It’s barely fall, but everyone on campus seems to be sick. I have yet to attend a lecture that wasn’t interrupted by an echo of coughing, sniffling, or sneezing. Because we cohabit in close quarters like stuffy dorm rooms and crowded lecture halls, we are more susceptible to the germs around us than we were growing up at home. Not only are our immune systems extra weak in college, but we also face more severe consequences with less than sympathetic professors. Here are just a few ways that being sick in college differs from being sick in high school:
The First Sniffle
High School: You declare yourself sick and neglect to finish homework. How could you possibly move on with your day knowing that you could be ill? You collapse into bed for a power nap before your inevitable Netflix-spree.
College: Your nose is running like a faucet and you can barely manage to get out a sentence in between all of your cough attacks, but still you refuse to believe you’re sick. Cold? What cold?
High School: Even if you aren’t all that sick, you pull a Ferris Bueller to get Mom to call the attendance office. You don’t worry about missing much because a classmate will be delegated to send you notes.
College: You finally accept that the plague has hit you, but fear that the professor will reveal vital information about the prelim in your absence. You debate whether or not missing class, but ultimately decide that you can’t make it out of bed. You email your professor and pray the people you sit with in class will be gracious enough to fill you in on what you missed.
Going to the Doctor
High School: Within moments of sharing that you’re feeling under the weather, Mom has already made you an appointment with your pediatrician. She drives you there and takes care of everything else for you.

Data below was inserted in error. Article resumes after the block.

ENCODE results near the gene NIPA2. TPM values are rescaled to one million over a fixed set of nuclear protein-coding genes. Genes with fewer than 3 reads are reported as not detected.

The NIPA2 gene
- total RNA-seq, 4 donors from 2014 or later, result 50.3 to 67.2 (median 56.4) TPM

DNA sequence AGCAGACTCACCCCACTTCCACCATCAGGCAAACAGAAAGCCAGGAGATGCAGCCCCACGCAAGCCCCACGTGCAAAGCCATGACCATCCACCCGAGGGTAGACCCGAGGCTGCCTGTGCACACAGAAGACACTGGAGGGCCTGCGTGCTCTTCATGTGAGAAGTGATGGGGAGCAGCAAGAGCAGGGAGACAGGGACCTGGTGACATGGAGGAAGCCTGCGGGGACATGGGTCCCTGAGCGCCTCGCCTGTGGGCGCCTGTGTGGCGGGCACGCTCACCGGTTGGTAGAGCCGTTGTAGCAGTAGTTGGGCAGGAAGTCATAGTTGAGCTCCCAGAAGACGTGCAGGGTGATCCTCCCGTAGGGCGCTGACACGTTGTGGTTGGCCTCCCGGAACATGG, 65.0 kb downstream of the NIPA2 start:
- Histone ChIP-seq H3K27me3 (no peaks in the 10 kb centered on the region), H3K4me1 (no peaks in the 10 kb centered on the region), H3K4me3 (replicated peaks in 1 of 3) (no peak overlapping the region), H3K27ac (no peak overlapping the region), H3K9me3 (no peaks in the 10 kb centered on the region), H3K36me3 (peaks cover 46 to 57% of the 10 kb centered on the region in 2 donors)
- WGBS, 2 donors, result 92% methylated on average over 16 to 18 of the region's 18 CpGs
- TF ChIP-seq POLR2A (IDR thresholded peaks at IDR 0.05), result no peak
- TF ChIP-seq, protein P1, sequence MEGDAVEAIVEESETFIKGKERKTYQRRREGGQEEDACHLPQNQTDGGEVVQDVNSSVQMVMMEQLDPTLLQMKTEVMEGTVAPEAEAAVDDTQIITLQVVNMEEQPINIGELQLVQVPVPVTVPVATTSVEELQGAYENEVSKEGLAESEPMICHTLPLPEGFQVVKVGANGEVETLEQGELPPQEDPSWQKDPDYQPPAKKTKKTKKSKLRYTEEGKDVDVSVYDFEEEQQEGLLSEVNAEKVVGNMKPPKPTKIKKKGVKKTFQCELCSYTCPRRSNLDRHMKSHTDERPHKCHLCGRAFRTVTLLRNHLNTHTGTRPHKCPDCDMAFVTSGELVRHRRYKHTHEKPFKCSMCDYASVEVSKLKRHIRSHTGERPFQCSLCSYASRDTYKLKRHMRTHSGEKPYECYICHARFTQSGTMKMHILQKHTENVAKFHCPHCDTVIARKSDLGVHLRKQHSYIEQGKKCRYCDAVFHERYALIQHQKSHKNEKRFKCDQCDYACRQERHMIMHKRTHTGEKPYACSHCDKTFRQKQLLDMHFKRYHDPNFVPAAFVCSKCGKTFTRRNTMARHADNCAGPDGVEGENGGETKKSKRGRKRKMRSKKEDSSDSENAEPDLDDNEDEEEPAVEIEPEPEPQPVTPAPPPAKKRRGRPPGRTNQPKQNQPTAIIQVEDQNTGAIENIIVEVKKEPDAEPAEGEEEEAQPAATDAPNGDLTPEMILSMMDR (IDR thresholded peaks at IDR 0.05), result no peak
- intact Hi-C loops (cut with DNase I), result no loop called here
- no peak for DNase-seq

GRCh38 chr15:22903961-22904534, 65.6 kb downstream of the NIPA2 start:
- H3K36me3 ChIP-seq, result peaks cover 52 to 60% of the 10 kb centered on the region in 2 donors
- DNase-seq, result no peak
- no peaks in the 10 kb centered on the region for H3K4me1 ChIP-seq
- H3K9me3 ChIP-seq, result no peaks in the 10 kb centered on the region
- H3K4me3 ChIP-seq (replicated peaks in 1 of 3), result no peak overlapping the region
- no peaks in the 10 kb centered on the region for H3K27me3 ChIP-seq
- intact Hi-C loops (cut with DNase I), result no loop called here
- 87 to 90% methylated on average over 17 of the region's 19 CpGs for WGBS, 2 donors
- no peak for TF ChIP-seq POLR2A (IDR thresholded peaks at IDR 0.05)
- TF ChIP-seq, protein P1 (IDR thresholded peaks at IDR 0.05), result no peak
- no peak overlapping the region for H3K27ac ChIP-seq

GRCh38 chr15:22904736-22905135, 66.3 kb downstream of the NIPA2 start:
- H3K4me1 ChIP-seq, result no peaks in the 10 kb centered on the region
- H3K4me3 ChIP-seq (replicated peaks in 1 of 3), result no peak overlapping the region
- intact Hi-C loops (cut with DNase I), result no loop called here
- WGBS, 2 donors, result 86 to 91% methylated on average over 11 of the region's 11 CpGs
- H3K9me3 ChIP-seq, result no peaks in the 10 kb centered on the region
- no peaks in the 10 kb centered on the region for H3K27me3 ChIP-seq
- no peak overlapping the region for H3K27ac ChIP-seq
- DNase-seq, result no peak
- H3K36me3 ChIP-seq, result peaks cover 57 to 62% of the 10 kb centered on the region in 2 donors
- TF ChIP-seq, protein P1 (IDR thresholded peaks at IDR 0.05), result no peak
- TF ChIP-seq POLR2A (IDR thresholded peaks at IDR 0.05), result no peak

College: You go online and learn that the next available appointment at Gannett isn’t until tomorrow. After texting all your friends with cars and realizing they all have class then, you decide to brave the TCAT, messy hair, sniffles, sweatpants, and all. Naturally, you end up seeing everyone you know.
High School: Upon awakening from your three-hour nap, Mom delivers you hot soup, extra blankets, and antibiotics. She nurses you back to health and makes you wait a ridiculous amount of time before returning to society. You obviously don’t care that she’s being so overprotective because you are quite content with binge-watching your favorite show in bed.
College: You beg your roommate to make you cup-of-noodles while you attempt to finish an essay by midnight for the class you haven’t been attending. You procrastinate by fantasizing about the glory days when being sick was a break of all responsibility. At 10 pm you fall asleep on your laptop, soundly dreaming for a speedy recovery so you don’t fall behind any more than you already have.
In college, we are on our own when it comes to taking care of ourselves. Let’s just hope we all can manage to stay healthy until at least Fall Break, so we can go back to having Mom take care of us again.